The year brought several interesting reissues of old films. The Hollywood revivals I enjoyed most were “Stormy Weather,” a vigorous all-Negro musical featuring Lena Horne, “Fats” Waller and Bill Robinson; “A Night at the Opera,” one of the funniest of the Marx Brothers’ roughhouses; “They Drive by Continuad on ¡mué 46

Critic Gilmour Picks The BEST . . . and ... The WORST

1. “The Fallen Idol.”

2. “The Stratton Story.”

3. “Louisiana Story.”

4. “Quartet.”

5. “The Winslow Boy.”

6. “A Letter to Three Wives.”

7. “Passport to Pimlico.”

8. “The History of Mr. Polly.”

9. “Red River.”

10. “Champion.”

1. “The Fountainhead.”

2. “Angel on the Amazon.”

3. “Furia.”

4. “The Mozart Story.”

5. “My Brother Jonathan.”

6. “The Sun Comes Up.”

7. “Song of India.”

8. “Flaxy Martin.”

9. “Bride of Vengeance.”

10. “Siren of Atlantis.”

The Movies of 1949

Continued from page 23

Night,” a hard-boiled yarn about longhaul truckers and their womenfolks, and “The Ox-Bow Incident,” a moving and uncompromising study of lynchmob psychology.

The best of the year’s British reissues was “Pygmalion,” the 1938 Bernard Shaw comedy starring the late Leslie Howard as a professor of phonetics and Wendy Hiller as the Cockney flowergirl whom he turns into a proper lydy.

It was a pretty fair year for good music on the screen. The so-called “longhair” repertoire, rather surprisingly, fared better than the “pops.” Canadians in larger centres enjoyed a worthy series of Italian operatic films, some of them several years old but as undated as their best arias. Included were “La Travista,” The Barber of Seville, “Pagliacci,” “Lucia di Lammermoor,” and “L’Elisir d’Amore,” the latter carrying the English title “This Wine of Love.” Outstanding were tenor Beniamino Gigli, baritone Tito Gobbi, and a superb basso, Italo Tajo. They also introduced a soprano, Nelly Corradi, who is so beautiful and so charming that only a cad would complain seriously about her occasional serapy top notes.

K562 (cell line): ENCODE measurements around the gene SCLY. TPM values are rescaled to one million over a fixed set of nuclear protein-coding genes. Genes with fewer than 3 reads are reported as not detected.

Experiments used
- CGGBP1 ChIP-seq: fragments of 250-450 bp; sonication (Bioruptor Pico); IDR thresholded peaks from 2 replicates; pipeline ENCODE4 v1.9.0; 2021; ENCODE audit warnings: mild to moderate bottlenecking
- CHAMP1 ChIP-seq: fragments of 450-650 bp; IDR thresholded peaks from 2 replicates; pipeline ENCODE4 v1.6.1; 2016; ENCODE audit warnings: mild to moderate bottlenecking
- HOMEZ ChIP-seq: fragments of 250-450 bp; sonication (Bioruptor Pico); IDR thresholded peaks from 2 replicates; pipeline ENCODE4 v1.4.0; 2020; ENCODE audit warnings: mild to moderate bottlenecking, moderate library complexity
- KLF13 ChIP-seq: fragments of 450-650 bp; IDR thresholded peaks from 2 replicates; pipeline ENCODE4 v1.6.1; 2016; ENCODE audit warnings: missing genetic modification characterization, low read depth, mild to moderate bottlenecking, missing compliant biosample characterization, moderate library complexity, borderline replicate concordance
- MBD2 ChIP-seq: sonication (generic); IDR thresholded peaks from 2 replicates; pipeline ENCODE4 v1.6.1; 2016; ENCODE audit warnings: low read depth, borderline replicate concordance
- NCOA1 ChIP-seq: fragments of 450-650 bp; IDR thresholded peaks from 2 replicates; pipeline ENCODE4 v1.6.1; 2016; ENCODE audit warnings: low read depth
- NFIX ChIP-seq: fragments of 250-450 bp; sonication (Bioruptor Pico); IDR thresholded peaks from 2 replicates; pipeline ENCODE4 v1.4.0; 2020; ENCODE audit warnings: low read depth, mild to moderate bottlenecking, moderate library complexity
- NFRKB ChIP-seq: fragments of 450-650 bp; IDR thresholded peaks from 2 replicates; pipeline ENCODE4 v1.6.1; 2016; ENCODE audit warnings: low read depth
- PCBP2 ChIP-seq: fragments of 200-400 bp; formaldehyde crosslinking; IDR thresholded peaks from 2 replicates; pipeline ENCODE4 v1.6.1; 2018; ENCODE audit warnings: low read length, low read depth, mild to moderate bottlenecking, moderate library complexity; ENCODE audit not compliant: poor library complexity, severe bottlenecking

Sadists Love The Classics

Filmgoers who prefer their music “straight” got a break in “Concert Magic,” which had no plot at all. It soberly presented a good 90-minute program of classical music featuring Yehudi Menuhin, violinist; Jakob Gimpel, pianist; Eula Beal, a tall young contralto who looks like Jane Russell; and a symphony orchestra under Antal Dorati.

Eula Beal’s eloquent singing of a Bach aria from “The Passion According to St. Matthew,” ably abetted by Menuhin and the orchestra, was the finest musical experience offered by the screen during 1949. However, “Concert Magic” deserves censure for timor-

ously sidestepping the challenging field of modern music; all its composers have been dead at least 50 years.